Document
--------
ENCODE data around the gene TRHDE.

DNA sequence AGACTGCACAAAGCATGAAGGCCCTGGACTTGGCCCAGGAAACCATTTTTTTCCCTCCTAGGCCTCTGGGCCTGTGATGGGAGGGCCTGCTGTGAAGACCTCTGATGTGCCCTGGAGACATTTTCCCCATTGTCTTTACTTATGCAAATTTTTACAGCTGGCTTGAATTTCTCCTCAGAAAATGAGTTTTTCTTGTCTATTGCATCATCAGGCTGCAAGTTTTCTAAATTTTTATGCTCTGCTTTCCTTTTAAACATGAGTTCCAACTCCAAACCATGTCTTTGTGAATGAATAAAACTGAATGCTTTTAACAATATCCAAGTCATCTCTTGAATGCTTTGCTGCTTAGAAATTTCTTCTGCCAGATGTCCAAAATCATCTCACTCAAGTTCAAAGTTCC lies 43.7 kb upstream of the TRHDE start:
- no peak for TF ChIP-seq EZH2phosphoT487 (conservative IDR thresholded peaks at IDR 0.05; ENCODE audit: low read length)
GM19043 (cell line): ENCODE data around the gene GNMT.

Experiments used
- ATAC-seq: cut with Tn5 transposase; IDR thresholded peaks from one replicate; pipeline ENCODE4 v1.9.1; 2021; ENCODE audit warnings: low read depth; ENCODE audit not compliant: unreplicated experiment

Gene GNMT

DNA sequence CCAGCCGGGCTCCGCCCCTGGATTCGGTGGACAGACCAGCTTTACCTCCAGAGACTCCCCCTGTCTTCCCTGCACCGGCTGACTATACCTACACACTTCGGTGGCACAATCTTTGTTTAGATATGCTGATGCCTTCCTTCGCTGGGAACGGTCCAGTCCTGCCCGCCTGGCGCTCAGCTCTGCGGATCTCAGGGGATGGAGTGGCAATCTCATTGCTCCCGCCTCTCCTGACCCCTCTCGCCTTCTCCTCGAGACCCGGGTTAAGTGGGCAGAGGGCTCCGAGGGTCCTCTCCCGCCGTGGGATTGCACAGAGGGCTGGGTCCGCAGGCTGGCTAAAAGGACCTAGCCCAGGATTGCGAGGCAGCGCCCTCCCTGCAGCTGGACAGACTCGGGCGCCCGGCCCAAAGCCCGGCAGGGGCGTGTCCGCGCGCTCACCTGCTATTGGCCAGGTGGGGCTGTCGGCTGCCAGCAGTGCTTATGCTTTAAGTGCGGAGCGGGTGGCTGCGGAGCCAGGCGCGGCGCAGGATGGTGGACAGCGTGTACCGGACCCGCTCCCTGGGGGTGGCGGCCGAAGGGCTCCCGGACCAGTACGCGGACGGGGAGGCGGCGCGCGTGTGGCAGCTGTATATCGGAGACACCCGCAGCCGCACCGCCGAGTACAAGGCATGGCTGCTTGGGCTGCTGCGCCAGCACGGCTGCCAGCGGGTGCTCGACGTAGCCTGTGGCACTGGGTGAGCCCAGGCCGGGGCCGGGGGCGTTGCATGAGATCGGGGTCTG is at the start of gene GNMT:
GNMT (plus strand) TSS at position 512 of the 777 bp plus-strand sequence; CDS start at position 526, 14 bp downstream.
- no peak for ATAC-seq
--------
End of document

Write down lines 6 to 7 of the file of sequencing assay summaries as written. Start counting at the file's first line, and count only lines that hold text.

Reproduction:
- ATAC-seq: cut with Tn5 transposase; IDR thresholded peaks from one replicate; pipeline ENCODE4 v1.9.1; 2021; ENCODE audit warnings: low read depth; ENCODE audit not compliant: unreplicated experiment

Gene GNMT